CORONAVIRUS: Certain deductions were suspended at the outbreak of the Coronavirus – but this suspension has now been lifted and so these deductions will start to be made again. See below and our Coronavirus pages for more information.
What deductions are made
The DWP might take money off your Universal Credit payments for:
- Advance payments
- Benefit overpayments
- Child maintenance payments
- To pay off debts for rent, council tax and/or utility bills
- A court fine
How deductions are made
A Universal Credit adviser will then decide how much can be deducted from your benefits.
In most cases, the money will be taken automatically and you won’t need to give your permission.
The deduction will show in your online account. If no information is given about what the money is being taken for, leave a message in your journal or ring the Universal Credit helpline and ask for clarification.
For more information about sanctions – see I’ve been sanctioned.
If you’ve had an overpayment
You’ll get less each month until you pay it back. In most cases, the Department for Work and Pensions (DWP) will reduce your payment by up to 15% or 25% of your ‘Standard Allowance’ – this is the basic amount you get, not including extra amounts called ‘Elements’. They take up to 15% if you are not working, or up to 25% if you have earnings.
For example – if your payment is reduced by 15% of your Standard Allowance and your Standard Allowance is usually £409.89 a month, your total payment will be reduced by £61.48.
Your payment can also be reduced if your overpayment happened because of fraud. The DWP won’t usually take more than 30% of your Standard Allowance.
If you think you won’t have enough money to live on because you’re paying back an overpayment, contact a Benefits Adviser or your local Citizens Advise. They can help you budget or ask the DWP to take repayments at a lower rate.
If your Universal Credit is reduced to pay off your debts
You’ll only get a deduction if the organisation you owe money to asks the DWP – this is called a ‘third party deduction’ – and only certain organisations are allowed to do this.
Deductions for ‘third party deductions’ can only be made for:
- Rent arrears and other housing costs like service charges – the deduction can be between 10% and 20% of your Standard Allowance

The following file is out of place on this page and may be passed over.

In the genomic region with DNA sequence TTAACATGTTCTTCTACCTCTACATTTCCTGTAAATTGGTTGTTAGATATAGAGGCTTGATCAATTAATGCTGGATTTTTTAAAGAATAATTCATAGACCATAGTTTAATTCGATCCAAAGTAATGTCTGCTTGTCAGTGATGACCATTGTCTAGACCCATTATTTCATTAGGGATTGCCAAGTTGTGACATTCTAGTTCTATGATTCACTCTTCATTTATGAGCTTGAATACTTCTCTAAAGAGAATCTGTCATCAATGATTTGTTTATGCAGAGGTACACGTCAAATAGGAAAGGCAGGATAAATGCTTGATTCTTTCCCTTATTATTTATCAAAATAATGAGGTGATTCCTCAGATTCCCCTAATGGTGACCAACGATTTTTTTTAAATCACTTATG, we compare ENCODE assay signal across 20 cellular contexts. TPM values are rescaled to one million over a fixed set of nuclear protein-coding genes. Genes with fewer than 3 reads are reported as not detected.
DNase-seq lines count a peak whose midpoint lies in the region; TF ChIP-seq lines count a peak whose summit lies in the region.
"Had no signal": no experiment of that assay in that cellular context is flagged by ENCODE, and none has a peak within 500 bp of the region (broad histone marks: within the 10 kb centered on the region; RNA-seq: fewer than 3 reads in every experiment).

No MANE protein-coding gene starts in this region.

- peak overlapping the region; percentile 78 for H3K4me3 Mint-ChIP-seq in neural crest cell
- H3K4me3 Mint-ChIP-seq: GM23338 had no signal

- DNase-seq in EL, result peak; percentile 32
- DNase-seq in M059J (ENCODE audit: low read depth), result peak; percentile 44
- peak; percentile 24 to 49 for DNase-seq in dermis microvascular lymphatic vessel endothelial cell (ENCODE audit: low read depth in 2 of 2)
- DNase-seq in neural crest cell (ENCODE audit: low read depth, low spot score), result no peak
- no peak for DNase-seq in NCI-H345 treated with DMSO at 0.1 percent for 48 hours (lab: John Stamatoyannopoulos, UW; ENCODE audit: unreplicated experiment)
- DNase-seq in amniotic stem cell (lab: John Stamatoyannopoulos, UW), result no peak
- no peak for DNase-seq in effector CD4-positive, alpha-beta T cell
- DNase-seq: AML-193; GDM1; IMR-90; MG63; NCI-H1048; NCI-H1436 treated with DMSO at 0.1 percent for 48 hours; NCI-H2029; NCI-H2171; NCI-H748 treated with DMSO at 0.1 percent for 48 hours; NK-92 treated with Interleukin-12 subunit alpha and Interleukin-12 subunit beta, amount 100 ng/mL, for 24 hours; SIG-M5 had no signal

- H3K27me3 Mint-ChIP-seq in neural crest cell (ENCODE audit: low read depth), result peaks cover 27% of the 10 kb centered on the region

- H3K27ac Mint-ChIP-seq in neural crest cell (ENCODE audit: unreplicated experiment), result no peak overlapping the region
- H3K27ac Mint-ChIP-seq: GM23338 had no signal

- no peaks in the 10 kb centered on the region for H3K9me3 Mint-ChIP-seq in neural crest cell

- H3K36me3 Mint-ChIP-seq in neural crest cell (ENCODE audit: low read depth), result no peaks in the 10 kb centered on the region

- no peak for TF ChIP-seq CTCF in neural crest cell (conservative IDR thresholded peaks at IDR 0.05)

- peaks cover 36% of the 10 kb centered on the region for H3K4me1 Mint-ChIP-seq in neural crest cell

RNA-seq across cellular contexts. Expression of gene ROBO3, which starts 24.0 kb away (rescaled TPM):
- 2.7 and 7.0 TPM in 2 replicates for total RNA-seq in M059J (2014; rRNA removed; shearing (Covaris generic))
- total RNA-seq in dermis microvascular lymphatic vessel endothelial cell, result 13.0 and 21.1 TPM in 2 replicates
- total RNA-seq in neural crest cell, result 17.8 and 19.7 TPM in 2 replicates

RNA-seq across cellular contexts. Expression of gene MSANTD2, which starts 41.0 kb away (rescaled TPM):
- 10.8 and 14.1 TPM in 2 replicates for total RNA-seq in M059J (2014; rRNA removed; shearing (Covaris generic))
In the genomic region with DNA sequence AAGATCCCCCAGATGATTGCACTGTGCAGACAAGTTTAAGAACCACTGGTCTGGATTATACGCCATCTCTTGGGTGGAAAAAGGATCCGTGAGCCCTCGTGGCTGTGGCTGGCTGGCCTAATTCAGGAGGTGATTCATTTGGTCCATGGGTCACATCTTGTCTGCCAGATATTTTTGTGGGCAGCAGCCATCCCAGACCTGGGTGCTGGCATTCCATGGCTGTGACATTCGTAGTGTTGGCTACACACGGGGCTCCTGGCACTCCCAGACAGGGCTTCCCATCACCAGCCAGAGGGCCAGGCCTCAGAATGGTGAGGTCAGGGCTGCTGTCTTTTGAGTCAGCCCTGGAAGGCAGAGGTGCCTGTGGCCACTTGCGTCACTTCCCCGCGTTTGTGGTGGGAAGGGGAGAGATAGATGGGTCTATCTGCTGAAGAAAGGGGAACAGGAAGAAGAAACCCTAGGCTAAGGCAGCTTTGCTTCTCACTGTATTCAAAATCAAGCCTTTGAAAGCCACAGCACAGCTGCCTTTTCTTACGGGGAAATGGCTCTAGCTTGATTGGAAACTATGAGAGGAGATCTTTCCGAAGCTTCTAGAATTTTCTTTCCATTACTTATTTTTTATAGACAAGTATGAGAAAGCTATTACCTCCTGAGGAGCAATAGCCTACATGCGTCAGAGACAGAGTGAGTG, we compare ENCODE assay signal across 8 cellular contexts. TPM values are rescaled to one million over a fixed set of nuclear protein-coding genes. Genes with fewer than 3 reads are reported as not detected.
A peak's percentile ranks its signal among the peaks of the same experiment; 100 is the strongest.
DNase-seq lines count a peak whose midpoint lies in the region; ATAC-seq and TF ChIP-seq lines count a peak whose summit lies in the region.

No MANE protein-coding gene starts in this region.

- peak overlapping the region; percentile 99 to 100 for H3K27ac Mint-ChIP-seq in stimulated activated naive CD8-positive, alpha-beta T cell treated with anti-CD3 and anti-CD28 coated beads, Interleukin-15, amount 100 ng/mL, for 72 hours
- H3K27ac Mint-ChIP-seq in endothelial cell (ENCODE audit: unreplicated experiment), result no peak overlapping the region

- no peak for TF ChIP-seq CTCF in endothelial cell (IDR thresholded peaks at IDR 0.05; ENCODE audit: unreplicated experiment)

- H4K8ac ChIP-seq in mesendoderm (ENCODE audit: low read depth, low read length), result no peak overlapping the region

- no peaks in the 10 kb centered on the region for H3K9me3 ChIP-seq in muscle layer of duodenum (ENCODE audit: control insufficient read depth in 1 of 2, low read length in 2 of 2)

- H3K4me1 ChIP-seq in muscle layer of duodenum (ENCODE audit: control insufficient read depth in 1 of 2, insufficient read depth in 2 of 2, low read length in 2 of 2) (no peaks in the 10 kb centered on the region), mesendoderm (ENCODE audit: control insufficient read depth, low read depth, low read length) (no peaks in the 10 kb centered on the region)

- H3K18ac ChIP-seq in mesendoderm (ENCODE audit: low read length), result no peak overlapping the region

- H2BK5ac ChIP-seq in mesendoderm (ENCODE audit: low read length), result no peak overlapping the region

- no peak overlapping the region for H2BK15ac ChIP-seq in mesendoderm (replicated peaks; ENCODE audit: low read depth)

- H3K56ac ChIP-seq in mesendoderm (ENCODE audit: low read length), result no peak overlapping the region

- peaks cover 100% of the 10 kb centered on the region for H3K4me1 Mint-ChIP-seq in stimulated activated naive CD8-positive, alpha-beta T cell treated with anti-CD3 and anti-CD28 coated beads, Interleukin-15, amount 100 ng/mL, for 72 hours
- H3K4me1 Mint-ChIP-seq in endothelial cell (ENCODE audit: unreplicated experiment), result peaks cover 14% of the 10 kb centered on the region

- Gas, electric or water arrears
- Council tax bills arrears
- Child support maintenance
- Some loans
- Some fines
Your Universal Credit will be reduced by 5% of your basic ‘Standard Allowance’ for most third party deductions – more money can be taken for rent arrears and court fines.
The DWP will tell you if a deduction is going to be made – they’ll do this either in your online journal if you have one, or by letter.
You’ll never get more than 3 third party deductions at a time and in most cases no more than 30% of your standard allowance can be taken.
If you don’t have enough to live on
If the deduction is for:
- A benefit overpayment
- A Social Fund loan
- Rent arrears (and more than 10% of your standard allowance is being deducted)
Then you can ask for a smaller deduction if you don’t have enough money to live on.
You’ll need to show the DWP that you don’t have enough to live on – this is called financial hardship.
You’ll need to:
- Give them a financial statement showing your income and what you spend your money on.
- Show you can’t meet your basic living costs with the current rate of deduction.
- Send this information through your online journal or in a letter if you don’t have an online account.
If the deduction is for:
- An Advance Payment
Then you can ask the DWP to defer your repayments for 3 months.
IMPORTANT: Talk to a Benefits Adviser if deductions from your UC are causing you problems.